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Sharp mask factory aims to go from 'out of the blue,' into the black

Business thrown together with help from Foxconn boosts efficiency with automation

When Japan was experiencing a mask shortage last spring, Sharp decided to step in, starting production in an idled clean room.    © Reuters

OSAKA -- A clean room at Sharp's display panel plant in Mie Prefecture, east of here, is a factory that never sleeps.

Inside its pristine walls, nine production lines operate 24/7, churning out 700,000 surgical masks per day.

In a room boasting the same level of air purity as a liquid-crystal display plant, a machine spits out three layers of nonwoven cloth, which are glued together with a nose wire, to be shaped into pleated rectangles.

After ear straps are attached, the masks are inspected and packaged. The constant rumble from the machines is a far cry from the silence that filled the room almost a year ago. 

The electronics maker's mask production started in March last year as a corporate responsibility project of sorts as Sharp stepped in to alleviate a national shortage amid a pandemic. It has since grown into a major operation, with cumulative shipments reaching 100 million in November. Now, as coronavirus cases spike in Japan, Sharp is trying to improve efficiency to turn the operation into a viable business that generates profit. 

"The plan emerged out of the blue," said Eiichiroh Nishimura, a deputy general manager of panel production at Sharp Display Technology. He learned of the company's move into mask production from a news report at the end of February last year. "I never thought I would be put in charge."

Nishimura's expertise is in display panel production, having helped launch panel production at the Mie plant, as well as at the Tenri plant in Nara Prefecture. He had no experience in mask manufacturing, and neither did anyone else he could find at Sharp. To add to his challenge, Nishimura was given just a month to have production lines up and running.

Sharp has dedicated part of a clean room at its Mie plant to mask production.

Masks were in short supply around the world at the time. The challenge began with securing production equipment. One Japanese company informed him that it could deliver the equipment "in a year." Undeterred, Nishimura sought help from Taiwanese parent Hon Hai Precision Industry, the iPhone assembler also known as Foxconn, to secure two machines by the production start date of March 24, 2020.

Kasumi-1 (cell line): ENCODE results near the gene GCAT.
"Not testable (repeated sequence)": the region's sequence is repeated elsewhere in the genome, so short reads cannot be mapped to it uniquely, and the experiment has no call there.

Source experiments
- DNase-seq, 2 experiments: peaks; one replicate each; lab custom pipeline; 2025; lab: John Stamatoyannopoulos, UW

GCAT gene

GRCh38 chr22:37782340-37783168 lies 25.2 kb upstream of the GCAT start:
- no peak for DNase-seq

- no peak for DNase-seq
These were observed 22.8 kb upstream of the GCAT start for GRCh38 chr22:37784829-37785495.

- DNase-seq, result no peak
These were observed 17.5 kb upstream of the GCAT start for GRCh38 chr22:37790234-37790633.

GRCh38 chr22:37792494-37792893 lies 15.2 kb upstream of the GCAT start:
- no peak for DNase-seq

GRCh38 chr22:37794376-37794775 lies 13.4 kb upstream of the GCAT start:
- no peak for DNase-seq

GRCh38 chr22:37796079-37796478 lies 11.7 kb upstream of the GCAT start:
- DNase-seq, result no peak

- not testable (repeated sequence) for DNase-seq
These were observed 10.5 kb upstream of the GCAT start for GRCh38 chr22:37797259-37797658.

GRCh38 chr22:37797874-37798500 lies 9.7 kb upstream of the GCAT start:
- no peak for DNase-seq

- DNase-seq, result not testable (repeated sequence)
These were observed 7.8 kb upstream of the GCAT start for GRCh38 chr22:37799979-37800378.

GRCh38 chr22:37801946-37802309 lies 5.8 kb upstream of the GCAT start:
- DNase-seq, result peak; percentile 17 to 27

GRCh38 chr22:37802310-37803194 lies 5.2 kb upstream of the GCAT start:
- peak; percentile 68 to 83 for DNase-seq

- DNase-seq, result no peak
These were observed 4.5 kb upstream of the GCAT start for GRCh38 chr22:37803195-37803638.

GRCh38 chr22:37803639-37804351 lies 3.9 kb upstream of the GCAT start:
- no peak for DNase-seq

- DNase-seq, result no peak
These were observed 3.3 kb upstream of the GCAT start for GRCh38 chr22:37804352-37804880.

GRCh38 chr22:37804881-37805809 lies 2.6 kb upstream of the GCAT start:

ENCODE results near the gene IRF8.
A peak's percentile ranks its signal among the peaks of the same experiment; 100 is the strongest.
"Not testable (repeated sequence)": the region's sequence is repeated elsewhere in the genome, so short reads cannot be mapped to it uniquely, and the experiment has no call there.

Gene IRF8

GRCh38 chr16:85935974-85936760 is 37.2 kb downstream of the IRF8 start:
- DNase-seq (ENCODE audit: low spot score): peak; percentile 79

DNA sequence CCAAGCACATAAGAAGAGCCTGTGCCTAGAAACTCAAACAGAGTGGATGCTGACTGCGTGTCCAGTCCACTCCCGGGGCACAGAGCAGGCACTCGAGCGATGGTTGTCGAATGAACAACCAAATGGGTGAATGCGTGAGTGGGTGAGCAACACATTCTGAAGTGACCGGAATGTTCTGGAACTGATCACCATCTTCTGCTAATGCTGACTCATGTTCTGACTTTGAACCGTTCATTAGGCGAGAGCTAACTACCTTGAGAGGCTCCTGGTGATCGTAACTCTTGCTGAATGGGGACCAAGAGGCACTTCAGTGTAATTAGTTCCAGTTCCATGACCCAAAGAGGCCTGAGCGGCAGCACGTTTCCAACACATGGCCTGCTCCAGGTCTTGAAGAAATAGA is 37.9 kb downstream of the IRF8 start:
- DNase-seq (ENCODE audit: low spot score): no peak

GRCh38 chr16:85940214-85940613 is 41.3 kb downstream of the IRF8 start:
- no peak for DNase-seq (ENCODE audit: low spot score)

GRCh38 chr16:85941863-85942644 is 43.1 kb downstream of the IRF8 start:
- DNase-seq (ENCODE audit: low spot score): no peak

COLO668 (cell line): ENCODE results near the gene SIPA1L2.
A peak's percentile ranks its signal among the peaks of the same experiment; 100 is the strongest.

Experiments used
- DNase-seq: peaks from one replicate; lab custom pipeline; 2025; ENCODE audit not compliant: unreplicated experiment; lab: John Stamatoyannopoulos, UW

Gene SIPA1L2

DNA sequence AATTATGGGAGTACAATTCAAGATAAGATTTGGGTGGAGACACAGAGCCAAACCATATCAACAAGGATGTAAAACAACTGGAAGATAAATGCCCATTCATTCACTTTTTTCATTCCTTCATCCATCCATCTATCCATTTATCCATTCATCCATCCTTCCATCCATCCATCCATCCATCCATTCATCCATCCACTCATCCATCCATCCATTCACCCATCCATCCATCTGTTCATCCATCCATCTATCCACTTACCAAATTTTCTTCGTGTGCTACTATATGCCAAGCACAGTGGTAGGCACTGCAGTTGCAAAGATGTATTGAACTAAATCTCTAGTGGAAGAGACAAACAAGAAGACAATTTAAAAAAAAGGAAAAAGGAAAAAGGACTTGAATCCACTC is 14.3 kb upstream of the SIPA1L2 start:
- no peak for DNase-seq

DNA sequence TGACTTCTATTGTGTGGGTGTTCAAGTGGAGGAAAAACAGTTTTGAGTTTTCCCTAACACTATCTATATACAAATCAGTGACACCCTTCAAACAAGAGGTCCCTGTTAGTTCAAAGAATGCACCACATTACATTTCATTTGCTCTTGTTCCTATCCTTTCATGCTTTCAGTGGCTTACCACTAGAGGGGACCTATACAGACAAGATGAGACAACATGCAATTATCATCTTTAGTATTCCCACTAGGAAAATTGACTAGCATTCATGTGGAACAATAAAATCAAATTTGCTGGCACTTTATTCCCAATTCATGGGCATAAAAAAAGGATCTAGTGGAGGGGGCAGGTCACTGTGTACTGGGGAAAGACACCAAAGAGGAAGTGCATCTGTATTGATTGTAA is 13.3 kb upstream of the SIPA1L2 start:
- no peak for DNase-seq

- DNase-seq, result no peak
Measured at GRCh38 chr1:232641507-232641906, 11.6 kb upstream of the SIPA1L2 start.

After the equipment was installed, it required multiple adjustments. "I didn't have time to fret over anything. I just kept moving forward."

Sharp arrived 26 years ago at the Mie plant's home in the town of Taki, known for the Matsuzaka brand of high-end wagyu beef. Now, part of the plant has been reborn as a mask-making base. 

Capacity expansion continued through June, with two new lines added each month. The once-empty clean room, located in a part of the factory farthest away from the main entrance, became filled with equipment. As production reached capacity, new equipment was brought in. Production finally started going smoothly in July.

One more line was added to create the current nine-line system. But with efficiency taking a back seat to urgency, the effort relied on human labor. Even Nishimura was recruited to the production line to help box masks. 

Now the company is moving to a "streamlining phase" to "establish a production base that can stay competitive even after mask demand subsides."

An image-based inspection device has been installed to reduce the three to four inspectors who previously handled quality control. The process of bagging finished masks has been automated, and the final stage of putting them in boxes will soon be handled by a robot. The plan is to reduce the number of production personnel by 40% from its peak by the end of the month. Production-line engineers have been brought in to work on automation.

High customer demand crashed Sharp's website when the masks were first released. 

Japanese rival Iris Ohyama has highly automated manufacturing lines that boast far higher production volumes. Sharp will strive to build facilities that match them.

Japan's acute shortage seen last spring has eased, and now masks are sold at prices that amount to less than 10 yen (10 cents) each.

Sharp's masks, costing about 55 yen each, fall in the high end of the price range high-priced range. To build a sustainable business, the products need to be competitive in terms of quality and price. Sharp has cut prices on its masks. It has also started a new service in December to deliver masks periodically to subscribers.

There are challenges on the marketing front. When online sales began in April last year, customers flocked to the site, crashing the portal. The problem spilled into services for connected home appliances, which use the same system. Sharp switched to a lottery system to allocate masks but the subscription service temporarily stopped accepting new customers in December. It is crucial to build a reliable system that can seamlessly handle orders and shipments.

"Instead of customers turning to Sharp's masks because there is nothing else, we want customers to seek out Sharp's masks," said Nishimura. The mask straps were improved after complaints from customers, a signal that Sharp is in for the long haul. 

Along with education and smart homes, Sharp positions health care as a core business. Following masks, the company also launched production of face shields. In addition to home-use health devices, Sharp plans to expand the offerings of medical and nursing-care equipment. 

Mask production, positioned as a "social contribution" by CEO Tai Jeng-wu, has burnished Sharp's brand image. Now it is time for the business to start making money. 

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